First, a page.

Over the years, General Electric (GE) has turned into a bit of a financial company. Approximately 31% of business came from GE Capital in 2011 - nominally more than Energy Infrastructure's contribution. Moreover, aviation & healthcare represented a combined 25.1% of the business in 2011. In my view, one segment that has not gotten enough attention is the aviation segment. This line has grown from being less than 10% of business in 2007 to being 12.8% in 2011. Since GE is a conglomerate, it makes sense to value it by its parts.
One way to value GE's aviation business is to compare it to peer companies Honeywell (HON) and United Technologies (UTX). On a multiples basis, GE is cheaper than Honeywell but more expensive than United. Overall, the conglomerate trades at a respective 17.1x and 12.2x past and forward earnings with a 3.3% dividend yield. The Street currently rates the firm a "buy", but the $22.50 price target is not at a meaningful premium to the current business.
Note: GE's EPS over the past decade.
The limited margin of safety to the price target is complicated by unpredictable earnings. Accordingly, GE is 56% more volatile than the broader market. I actually find that the amount of risk that has been factored into the stock has irrationally discounted the solid fundamentals. GE has a solid brand, stable moat, and plenty of room to penetrate in emerging markets. EPS is expected to hit $1.71 next year and grow 12.4% annually over the next 5 years. That means 2016 EPS of $3.07. At a 17x multiple, the future value of the stock will be $52.15. Discounting backwards by a WACC of 10% yields a fair value figure of $32.38, which implies nearly a 60% margin of safety. The market seems to be factoring in a discount rate that is north of 20% - absurd given the strength of GE's brand and commitment to returning free cash flow to shareholders.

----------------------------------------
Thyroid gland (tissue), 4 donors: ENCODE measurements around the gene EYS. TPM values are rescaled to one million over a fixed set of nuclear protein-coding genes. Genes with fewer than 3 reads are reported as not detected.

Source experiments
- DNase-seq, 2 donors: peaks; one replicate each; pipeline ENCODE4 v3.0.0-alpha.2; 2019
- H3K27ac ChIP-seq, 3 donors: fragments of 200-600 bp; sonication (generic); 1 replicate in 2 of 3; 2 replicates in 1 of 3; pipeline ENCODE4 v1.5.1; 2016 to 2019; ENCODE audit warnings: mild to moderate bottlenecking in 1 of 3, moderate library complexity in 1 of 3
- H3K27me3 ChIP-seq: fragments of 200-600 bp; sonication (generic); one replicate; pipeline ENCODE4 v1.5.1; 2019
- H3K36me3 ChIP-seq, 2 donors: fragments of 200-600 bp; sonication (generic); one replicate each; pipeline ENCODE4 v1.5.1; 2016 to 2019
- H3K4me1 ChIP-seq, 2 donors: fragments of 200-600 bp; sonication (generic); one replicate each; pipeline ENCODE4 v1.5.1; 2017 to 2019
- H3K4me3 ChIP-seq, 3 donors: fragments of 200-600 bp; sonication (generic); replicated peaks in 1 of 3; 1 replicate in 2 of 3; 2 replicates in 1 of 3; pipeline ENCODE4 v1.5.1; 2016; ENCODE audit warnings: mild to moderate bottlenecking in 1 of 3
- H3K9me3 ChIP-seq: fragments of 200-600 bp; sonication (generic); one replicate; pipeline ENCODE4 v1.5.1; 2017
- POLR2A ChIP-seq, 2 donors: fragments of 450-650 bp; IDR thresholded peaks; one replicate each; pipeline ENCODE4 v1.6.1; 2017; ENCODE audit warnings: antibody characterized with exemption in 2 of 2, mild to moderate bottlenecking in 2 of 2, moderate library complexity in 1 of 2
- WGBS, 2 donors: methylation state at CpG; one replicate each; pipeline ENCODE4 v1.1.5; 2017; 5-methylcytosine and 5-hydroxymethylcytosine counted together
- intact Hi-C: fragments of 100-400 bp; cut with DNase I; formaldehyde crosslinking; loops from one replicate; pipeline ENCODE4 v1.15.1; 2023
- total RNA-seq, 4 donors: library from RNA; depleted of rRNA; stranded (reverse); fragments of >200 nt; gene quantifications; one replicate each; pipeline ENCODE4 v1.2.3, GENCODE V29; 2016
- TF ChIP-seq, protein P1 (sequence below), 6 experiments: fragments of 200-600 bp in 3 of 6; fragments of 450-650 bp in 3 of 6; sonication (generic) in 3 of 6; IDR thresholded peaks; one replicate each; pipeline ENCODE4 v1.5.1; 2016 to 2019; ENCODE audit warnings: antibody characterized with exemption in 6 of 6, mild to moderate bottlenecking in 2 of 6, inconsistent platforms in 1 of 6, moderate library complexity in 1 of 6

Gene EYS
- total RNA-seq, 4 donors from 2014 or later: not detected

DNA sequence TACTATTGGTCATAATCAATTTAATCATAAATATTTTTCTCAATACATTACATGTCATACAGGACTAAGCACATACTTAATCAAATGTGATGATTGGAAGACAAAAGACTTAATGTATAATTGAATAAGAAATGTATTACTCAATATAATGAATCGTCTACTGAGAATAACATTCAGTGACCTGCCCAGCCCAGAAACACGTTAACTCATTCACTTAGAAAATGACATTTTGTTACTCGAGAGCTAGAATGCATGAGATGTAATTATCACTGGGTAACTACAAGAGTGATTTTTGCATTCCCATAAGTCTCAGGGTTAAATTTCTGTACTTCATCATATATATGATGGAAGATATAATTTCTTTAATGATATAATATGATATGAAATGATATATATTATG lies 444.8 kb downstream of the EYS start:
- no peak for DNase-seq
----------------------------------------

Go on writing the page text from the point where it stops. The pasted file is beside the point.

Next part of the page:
In this bullish backdrop for GE, United and Honeywell will be positively correlated. The Street anticipates a similar ~12.5% EPS growth for United and Honeywell and rates all 3 a "buy" or better. United is a more attractive pick than Honeywell given its much lower multiples for similar growth prospects. MSN Money's StockScouter rates the firm a 7 out of 10 and this optimism is backed by excellent performance. In the first quarter, United beat expectations by an impressive 26.7%, which carried forward momentum from the preceding solid five quarters. By contrast, Honeywell only beat expectations by 5.1% in the first quarter. Despite excellent performance by both performance and better performance by United, United fell 8.9% while Honeywell fell 8.5%. I believe that much of the shareholder value loss stems from growing pessimism over the macroeconomy and defense budget.
Combined with excellent fundamentals, these aerospace and technology firms are well positioned to generate high risk-adjusted returns when bearish scenarios fail to materialize. Employment figures, while far from strong, have improved. In terms of spending cuts, I anticipate entitlements seeing most of the reductions over the long-term. Defense has actually fallen as a percent of the US budget while entitlements have soared comparatively. The current rate of entitlement growth, unlike defense programs, is far from sustainable and efficient. In short, defense will be cut, but not to the extent that the market expects. Moreover, firms like United, Honeywell, and GE have excellent fundamentals / diversification to weather macro storms.
Author's note: all ratings are sourced from FINVIZ.com.
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